Although not ranked peaks, these are pretty cool and are not for those with weak stomachs. The "Things of Beauty" are a collection of mud hoodoos on the slopes of Mt. Garfield and are serious pinnacles of adobe mud jutting precariously skyward. The towers are topped with small pieces of sandstone that protects the soft mud from rain and allows the weather to slowly sculpt these monstrosities. Many of the more "noticeable" formations were climbed by the Choss Pirate Paul Ross in the early 2000s and many of them have not been repeated. He pounded 8'' nails, aka "spikes", into the soft matrix and aided precariously upward. These nails still remain although many have eroded severely since when they were first placed.
The towers are littered across the southern flank of Mount Garfield and vary in height from 20' tall to 100'. The slopes are composed of adobe mud and are both fragile and dangerous. Great care must be taken simply to approach the towers and slab "mud-alanches" can break free underneath your feet. For climbers, these towers present a fun, yet serious, diversion from the popular climbs nearby and also present a rare opportunity for first and second ascents. For the casual hiker, trekking underneath these monstrosities is a sobering experience in itself and gives a very alien feel to your hike.
Follow directions to the main parking area for the popular Mt. Garfield trail. These are taken from the Mt. Garfield page...
There are two ways to get to the trailhead. The official way is to exit I-70 in the town of Palisade onto 37 3/10 Rd (I love the road naming convention in the Grand Valley). About one hundred yards south of I-70 you will cross over an irrigation ditch. Make an immediate right (west) on G 7/10 Rd. Go about a mile or so west on G 7/10 Rd until you are forced to make a right (north). Head north to a tunnel that leads under I-70. The trailhead is just on the north side of I-70. The only problem with this method of getting to the trailhead is that the tunnel can fill with water. There are signs on the tunnel warning against going through it when it was full of water. I heeded this warning and parked on south side of I-70 and waded through the two-foot deep, filthy, muddy water. This was not a very fun experience.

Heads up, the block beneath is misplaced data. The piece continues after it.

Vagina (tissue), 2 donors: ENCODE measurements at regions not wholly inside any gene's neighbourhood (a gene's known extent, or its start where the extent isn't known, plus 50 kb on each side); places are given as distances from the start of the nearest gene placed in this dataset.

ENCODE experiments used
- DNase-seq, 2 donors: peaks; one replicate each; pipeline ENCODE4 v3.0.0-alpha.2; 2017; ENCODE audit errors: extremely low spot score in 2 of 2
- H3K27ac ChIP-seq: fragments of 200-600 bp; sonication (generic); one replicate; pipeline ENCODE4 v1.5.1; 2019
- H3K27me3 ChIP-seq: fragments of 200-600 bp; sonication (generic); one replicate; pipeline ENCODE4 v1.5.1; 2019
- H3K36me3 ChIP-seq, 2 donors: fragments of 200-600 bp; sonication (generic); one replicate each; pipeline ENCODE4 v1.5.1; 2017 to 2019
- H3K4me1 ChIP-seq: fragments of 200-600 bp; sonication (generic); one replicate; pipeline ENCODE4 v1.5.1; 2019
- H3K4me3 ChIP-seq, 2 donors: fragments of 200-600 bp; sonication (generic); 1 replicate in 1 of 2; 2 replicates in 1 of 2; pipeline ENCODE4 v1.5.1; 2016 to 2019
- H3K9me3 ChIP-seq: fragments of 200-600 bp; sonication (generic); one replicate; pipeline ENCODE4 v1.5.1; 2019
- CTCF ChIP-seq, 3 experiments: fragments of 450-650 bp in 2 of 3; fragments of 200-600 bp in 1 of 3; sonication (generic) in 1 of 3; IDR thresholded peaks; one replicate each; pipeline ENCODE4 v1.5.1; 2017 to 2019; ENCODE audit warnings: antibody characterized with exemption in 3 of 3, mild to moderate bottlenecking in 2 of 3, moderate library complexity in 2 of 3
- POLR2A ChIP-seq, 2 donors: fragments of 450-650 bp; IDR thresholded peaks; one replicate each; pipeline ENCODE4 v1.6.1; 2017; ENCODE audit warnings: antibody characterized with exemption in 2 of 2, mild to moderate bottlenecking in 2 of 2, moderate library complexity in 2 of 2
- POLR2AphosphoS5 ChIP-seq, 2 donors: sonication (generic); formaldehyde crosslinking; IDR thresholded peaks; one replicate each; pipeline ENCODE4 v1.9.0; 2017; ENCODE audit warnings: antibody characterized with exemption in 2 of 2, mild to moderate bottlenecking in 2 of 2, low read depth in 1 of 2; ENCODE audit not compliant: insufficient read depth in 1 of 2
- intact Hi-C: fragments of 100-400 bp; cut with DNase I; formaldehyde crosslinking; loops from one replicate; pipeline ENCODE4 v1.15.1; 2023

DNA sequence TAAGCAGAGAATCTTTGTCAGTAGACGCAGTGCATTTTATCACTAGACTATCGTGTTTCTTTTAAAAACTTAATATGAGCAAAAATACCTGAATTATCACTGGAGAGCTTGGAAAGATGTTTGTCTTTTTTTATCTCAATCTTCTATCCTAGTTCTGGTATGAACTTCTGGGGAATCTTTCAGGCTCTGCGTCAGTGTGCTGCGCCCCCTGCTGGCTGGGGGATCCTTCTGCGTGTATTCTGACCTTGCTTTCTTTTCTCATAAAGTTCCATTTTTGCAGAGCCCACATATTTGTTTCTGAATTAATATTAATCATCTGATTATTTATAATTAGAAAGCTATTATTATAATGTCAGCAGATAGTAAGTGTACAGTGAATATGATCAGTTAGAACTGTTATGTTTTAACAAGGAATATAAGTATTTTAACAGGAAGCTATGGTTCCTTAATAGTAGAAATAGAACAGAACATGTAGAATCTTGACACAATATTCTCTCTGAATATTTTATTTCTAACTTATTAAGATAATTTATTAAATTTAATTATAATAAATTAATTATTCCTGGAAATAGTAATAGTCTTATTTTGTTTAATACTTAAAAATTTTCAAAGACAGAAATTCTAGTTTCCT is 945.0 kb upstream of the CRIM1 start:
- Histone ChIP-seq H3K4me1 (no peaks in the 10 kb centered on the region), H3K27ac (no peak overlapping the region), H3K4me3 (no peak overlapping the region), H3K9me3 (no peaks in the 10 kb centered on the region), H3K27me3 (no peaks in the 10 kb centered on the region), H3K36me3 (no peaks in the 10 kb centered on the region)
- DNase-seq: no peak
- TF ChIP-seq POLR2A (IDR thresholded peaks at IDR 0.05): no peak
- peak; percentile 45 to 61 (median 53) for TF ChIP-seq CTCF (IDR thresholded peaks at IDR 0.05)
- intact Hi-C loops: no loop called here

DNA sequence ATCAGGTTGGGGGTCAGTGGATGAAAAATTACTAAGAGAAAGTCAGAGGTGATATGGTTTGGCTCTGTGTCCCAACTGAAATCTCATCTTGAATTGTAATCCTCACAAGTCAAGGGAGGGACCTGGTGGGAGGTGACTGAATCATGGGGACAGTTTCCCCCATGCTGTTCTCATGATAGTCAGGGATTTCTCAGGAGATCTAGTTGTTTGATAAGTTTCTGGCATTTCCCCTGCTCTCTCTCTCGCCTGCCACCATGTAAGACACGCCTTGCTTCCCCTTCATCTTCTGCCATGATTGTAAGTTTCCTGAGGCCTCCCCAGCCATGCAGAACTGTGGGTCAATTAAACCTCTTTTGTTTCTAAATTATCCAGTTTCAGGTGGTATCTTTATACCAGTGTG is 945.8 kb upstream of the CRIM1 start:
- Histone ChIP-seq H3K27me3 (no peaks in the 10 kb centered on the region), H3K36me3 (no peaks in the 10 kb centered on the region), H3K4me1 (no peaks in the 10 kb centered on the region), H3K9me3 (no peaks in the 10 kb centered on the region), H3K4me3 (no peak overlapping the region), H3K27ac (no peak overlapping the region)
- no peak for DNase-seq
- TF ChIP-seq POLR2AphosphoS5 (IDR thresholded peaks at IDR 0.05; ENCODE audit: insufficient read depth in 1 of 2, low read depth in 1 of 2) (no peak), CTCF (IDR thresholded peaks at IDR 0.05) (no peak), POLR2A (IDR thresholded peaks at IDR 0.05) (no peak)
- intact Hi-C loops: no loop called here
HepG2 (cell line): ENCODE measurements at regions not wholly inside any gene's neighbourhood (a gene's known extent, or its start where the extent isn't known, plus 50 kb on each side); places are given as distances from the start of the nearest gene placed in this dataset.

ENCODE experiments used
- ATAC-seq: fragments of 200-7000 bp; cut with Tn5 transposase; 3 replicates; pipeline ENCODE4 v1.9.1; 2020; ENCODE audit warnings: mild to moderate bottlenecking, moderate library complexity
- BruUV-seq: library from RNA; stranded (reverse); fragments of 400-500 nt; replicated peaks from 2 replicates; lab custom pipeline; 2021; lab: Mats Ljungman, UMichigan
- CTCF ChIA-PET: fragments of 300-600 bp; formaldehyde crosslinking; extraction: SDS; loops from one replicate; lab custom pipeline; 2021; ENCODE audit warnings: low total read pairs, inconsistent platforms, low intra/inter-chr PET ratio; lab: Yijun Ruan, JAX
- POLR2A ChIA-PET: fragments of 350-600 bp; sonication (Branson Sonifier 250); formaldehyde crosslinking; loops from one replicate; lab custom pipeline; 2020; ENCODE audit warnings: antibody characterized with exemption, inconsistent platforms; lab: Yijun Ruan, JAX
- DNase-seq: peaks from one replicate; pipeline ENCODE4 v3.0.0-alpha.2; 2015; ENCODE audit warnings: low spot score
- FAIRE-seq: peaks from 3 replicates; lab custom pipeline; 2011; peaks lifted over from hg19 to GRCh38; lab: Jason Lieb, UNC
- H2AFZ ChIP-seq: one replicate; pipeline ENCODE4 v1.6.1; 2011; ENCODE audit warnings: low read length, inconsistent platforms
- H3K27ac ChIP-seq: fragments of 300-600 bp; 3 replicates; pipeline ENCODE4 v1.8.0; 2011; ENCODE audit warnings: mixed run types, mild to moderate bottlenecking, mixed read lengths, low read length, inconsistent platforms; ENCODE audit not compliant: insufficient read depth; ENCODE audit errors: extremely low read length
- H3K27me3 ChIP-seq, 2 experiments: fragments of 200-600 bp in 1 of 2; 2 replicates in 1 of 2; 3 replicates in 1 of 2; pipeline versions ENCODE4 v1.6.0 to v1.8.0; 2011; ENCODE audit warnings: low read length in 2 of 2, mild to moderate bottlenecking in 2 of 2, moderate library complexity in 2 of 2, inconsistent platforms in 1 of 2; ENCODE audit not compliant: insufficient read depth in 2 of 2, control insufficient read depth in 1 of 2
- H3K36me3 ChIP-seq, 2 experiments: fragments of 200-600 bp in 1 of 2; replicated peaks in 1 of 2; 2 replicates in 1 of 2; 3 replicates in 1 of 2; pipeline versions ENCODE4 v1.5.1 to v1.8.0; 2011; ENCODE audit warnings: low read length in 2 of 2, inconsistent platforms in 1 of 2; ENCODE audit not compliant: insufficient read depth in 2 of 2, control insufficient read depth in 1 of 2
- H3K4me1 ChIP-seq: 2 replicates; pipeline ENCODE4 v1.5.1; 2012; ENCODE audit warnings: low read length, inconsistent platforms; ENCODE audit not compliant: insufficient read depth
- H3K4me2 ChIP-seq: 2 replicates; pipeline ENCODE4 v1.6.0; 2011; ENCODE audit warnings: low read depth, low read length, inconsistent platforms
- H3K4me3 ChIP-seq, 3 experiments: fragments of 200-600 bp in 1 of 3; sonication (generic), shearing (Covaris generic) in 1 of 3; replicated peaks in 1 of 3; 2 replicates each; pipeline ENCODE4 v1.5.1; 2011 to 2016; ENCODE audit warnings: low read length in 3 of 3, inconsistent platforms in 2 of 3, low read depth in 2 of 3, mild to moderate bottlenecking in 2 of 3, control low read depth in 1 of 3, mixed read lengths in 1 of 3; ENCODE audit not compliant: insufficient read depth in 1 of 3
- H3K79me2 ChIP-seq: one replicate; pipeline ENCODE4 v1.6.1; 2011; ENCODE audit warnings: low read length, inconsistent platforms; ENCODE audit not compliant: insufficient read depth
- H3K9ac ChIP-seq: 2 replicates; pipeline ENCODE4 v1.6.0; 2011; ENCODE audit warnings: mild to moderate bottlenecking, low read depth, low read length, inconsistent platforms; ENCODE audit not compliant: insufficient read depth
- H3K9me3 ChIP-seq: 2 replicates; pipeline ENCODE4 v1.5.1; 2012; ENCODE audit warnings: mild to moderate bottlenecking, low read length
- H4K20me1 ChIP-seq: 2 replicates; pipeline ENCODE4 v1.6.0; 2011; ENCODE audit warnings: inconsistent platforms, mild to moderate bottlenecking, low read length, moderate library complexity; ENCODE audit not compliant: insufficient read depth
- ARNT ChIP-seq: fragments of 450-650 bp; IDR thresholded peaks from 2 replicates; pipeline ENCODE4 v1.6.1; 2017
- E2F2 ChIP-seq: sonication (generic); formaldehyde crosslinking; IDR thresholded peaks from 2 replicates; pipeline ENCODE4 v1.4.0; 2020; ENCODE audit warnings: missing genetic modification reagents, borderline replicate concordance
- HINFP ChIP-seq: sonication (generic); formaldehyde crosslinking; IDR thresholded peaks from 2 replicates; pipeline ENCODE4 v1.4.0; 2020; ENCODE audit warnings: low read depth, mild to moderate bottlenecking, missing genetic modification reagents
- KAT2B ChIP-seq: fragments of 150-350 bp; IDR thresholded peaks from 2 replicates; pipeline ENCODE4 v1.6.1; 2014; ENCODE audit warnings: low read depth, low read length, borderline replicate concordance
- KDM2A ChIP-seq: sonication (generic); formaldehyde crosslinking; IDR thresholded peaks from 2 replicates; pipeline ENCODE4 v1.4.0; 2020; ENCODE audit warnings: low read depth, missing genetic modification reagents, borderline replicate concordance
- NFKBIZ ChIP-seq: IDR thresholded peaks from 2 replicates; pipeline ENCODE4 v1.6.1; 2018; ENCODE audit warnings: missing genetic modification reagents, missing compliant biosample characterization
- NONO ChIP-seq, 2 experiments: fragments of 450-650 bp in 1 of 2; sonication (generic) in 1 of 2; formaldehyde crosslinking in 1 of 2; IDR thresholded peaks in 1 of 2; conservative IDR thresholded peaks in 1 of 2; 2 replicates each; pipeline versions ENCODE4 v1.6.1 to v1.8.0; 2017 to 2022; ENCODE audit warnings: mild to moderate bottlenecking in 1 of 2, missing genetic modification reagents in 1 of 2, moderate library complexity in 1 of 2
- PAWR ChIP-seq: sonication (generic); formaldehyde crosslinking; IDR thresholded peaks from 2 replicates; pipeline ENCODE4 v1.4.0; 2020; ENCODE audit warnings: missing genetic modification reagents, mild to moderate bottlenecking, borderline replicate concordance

An alternative is to be going westbound on I-70 and pass the Palisade exit. Drive roughly one mile west past the Palisade exit and look for a spot to pull off. There is a small break in the fence and you can drive you vehicle all the way off the road into a little parking area. This will sneak up on you fast and you may miss it if you don’t know what you’re looking for. However, if you go to the tunnel and it’s full of water, this is worth a try.
Now simply pull in and head to wherever your heart takes you.
Getting to the towers can be easy or dangerous depending on where you want to go. The slopes will crumble under the slightest touch and can send you tumbling down the dusty slopes. Also, This area is largely unexplored and trails do not exist to most of the formations. Please take care to not severely erode the slopes and stay on existing trails whenever possible. While climbing the Sword of Damocles, there was not a trail and it took almost a year for our new footprints to disappear from sight on I-70. Be sensitive to this delicate environment.
There is currently not any red tape to enter the area. It is under the jurisdiction of BLM and the Grand Junction office can be contacted here...
Address: 2815 H Road, Grand Junction, CO 81506
Voice: (970) 244-3000
Although regulations are few and far between, here are a few things to think about...
*Beware private land and landowners.
*Be courtesy to other people, especially those on horses.
*If you encounter wild horses, please do not approach them.
*Be weary of old mines. They can be dangerous! Duh!
*Try not to destroy the landscape and follow LNT principles.
Nails. I wouldn't trust them... ...too bad bolts aren't really any better.
Don't camp here.